Maybe you have noticed that our Bulkhead Project is well on the way.  By the time you get this O’Quinn Marine will have completed at least three weeks of work, the fiber reinforced plastic (FRP) sheet piling is nearing completion and the dirt backfilling will have started.  

There is some time-consuming work to do yet, such as: placing of the piling at the dock entry, blocking out some of the trees that have been undercut so that the roots don’t get damaged by too much fill, completion of the area just north of the ramp where they have cut back the bluff about 12’ to open up the ramp area and installation of the piling between the dock and the ramps.  And, following all of this they will fasten a FRP cap on top of most of the piling to finish it off.

As the dirt backfill is being completed we will be addressing the requirements of the Landscape Plan that the County specifies for environmentally sensitive areas to help control erosion and storm water runoff.   

There will be numerous native grasses and other plants to be placed in the dirt fill along the bulkhead.   In addition, we will be planting (4) 2.5” diameter hardwood trees within the 50’ buffer from the water.  These are required as mitigation for the deceased Laurel Oak trees we had to remove.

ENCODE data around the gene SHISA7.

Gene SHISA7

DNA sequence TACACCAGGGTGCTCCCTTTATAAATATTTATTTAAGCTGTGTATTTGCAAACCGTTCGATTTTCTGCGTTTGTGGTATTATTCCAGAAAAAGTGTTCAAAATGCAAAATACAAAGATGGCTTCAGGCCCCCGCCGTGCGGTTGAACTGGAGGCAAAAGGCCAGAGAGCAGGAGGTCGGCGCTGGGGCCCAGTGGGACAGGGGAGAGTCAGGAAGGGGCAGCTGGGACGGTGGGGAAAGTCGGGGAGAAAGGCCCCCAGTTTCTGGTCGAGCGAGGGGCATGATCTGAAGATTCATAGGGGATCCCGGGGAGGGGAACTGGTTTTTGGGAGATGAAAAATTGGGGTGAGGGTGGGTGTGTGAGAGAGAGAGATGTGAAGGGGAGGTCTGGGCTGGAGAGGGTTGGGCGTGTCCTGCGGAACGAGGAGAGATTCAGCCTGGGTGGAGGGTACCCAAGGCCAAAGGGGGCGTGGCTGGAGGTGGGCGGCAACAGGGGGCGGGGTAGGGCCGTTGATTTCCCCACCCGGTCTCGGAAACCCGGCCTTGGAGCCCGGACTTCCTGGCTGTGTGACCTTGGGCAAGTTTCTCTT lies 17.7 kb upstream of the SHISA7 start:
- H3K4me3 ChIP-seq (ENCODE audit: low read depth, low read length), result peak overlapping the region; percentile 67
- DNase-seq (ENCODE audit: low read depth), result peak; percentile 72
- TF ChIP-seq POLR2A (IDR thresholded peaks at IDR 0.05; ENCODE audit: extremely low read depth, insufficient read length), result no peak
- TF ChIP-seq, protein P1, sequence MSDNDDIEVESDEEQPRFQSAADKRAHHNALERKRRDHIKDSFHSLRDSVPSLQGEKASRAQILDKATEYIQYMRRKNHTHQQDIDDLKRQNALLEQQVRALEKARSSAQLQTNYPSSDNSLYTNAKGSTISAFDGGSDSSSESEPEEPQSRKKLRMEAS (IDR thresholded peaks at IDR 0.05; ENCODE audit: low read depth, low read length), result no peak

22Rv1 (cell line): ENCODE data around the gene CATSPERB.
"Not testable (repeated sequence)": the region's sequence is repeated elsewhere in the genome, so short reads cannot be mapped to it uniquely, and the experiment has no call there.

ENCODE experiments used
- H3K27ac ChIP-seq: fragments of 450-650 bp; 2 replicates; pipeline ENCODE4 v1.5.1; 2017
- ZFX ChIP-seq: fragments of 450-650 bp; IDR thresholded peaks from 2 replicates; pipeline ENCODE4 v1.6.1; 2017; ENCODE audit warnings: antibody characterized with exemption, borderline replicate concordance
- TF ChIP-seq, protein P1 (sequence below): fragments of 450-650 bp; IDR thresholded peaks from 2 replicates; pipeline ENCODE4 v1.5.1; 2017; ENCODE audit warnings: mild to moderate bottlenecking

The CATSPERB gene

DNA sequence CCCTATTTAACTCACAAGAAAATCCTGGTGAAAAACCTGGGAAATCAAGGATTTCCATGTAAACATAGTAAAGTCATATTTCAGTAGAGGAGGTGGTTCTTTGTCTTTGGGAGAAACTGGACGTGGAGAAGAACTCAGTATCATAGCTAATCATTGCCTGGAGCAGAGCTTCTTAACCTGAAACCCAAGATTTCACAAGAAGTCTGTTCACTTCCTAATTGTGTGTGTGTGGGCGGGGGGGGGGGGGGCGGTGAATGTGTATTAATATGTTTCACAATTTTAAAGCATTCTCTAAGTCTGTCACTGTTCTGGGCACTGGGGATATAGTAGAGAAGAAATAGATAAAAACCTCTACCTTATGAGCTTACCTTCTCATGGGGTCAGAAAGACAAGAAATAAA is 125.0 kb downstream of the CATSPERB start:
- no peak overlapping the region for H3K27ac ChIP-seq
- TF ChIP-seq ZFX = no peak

There is now a donation opportunity for the landscaping.  If you want to donate a tree (around $500) or a series of plants, it will be much appreciated by the board and make a positive effect on the project budget.

This major investment by BYSC will run roughly $300,000, but there will be no additional cost to members.  We are financing most of this through a mortgage, which is planned to be paid off in less than 10 years.

There were two objectives driving this project: one was to stop the erosion of our shoreline from storms and high water and the other was to save the Live Oak trees that have been undercut by the same erosion.  In the process we will gain as much as 15 feet of property horizontally that will be backfilled behind the wall.  This will be planted for erosion control and will be usable for viewing the water and a special gathering near the flagpole. 

The Board had decided to tackle the entire project at one time while interest rates are low.  This entire project includes the curved route in the cove near the cottage while we have the chance since we are not sure of future environmental rules.  This area is being designated a “wetland” as water continues to rise toward the trees and cottage in this location during spring tides or storms at high tide.  The Live Oak trees in that area would eventually be killed if we don’t stop the saltwater incursion on the tree roots.

Note that there will be opportunities for volunteers to assist in the landscaping process starting possibly late March.  Gary Noble and his Grounds committee will be heading this up.

If you have additional questions you can email me at

Frank P.